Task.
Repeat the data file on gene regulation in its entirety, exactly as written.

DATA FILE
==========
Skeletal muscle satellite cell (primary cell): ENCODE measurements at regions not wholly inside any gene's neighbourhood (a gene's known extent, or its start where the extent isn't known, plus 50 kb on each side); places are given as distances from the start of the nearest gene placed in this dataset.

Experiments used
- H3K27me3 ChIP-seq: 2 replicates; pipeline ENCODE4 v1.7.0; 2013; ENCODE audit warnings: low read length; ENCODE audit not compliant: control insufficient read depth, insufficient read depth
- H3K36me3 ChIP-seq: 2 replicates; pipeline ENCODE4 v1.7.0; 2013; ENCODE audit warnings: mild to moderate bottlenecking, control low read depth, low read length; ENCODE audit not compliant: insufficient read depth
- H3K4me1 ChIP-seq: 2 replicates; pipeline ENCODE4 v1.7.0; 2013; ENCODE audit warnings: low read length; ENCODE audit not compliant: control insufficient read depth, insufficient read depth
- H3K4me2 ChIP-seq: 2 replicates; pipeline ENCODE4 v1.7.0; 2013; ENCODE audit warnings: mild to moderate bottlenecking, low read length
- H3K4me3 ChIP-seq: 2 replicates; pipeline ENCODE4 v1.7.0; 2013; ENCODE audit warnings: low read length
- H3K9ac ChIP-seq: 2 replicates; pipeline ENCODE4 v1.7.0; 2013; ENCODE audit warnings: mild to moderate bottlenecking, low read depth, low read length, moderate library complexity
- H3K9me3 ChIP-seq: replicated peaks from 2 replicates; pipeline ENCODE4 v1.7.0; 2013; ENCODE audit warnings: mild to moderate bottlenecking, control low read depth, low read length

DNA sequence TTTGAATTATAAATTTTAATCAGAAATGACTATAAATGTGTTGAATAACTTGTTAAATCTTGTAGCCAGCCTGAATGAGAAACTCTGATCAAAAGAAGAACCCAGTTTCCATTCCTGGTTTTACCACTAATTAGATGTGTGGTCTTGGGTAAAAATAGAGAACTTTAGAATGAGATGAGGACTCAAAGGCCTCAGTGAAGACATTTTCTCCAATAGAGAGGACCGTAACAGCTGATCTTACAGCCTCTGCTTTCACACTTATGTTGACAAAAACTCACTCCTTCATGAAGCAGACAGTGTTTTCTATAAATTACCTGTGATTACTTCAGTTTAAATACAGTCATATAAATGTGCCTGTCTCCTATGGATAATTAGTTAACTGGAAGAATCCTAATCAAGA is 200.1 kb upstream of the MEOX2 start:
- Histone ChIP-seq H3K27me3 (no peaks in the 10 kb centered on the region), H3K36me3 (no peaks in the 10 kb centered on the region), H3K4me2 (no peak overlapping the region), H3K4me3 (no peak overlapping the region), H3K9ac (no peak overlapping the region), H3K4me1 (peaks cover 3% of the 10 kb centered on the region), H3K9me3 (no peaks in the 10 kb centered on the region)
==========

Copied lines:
Skeletal muscle satellite cell (primary cell): ENCODE measurements at regions not wholly inside any gene's neighbourhood (a gene's known extent, or its start where the extent isn't known, plus 50 kb on each side); places are given as distances from the start of the nearest gene placed in this dataset.

Experiments used
- H3K27me3 ChIP-seq: 2 replicates; pipeline ENCODE4 v1.7.0; 2013; ENCODE audit warnings: low read length; ENCODE audit not compliant: control insufficient read depth, insufficient read depth
- H3K36me3 ChIP-seq: 2 replicates; pipeline ENCODE4 v1.7.0; 2013; ENCODE audit warnings: mild to moderate bottlenecking, control low read depth, low read length; ENCODE audit not compliant: insufficient read depth
- H3K4me1 ChIP-seq: 2 replicates; pipeline ENCODE4 v1.7.0; 2013; ENCODE audit warnings: low read length; ENCODE audit not compliant: control insufficient read depth, insufficient read depth
- H3K4me2 ChIP-seq: 2 replicates; pipeline ENCODE4 v1.7.0; 2013; ENCODE audit warnings: mild to moderate bottlenecking, low read length
- H3K4me3 ChIP-seq: 2 replicates; pipeline ENCODE4 v1.7.0; 2013; ENCODE audit warnings: low read length
- H3K9ac ChIP-seq: 2 replicates; pipeline ENCODE4 v1.7.0; 2013; ENCODE audit warnings: mild to moderate bottlenecking, low read depth, low read length, moderate library complexity
- H3K9me3 ChIP-seq: replicated peaks from 2 replicates; pipeline ENCODE4 v1.7.0; 2013; ENCODE audit warnings: mild to moderate bottlenecking, control low read depth, low read length

DNA sequence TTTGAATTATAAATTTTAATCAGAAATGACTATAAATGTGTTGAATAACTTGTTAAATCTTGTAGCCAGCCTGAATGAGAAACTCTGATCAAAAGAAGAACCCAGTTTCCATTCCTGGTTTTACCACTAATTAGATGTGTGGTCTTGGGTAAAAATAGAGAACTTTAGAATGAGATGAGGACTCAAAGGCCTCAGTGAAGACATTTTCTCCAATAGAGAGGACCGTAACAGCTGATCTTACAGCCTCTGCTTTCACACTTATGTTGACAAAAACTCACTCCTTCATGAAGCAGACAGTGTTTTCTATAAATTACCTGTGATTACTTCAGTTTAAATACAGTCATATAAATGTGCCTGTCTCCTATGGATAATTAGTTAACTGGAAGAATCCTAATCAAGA is 200.1 kb upstream of the MEOX2 start:
- Histone ChIP-seq H3K27me3 (no peaks in the 10 kb centered on the region), H3K36me3 (no peaks in the 10 kb centered on the region), H3K4me2 (no peak overlapping the region), H3K4me3 (no peak overlapping the region), H3K9ac (no peak overlapping the region), H3K4me1 (peaks cover 3% of the 10 kb centered on the region), H3K9me3 (no peaks in the 10 kb centered on the region)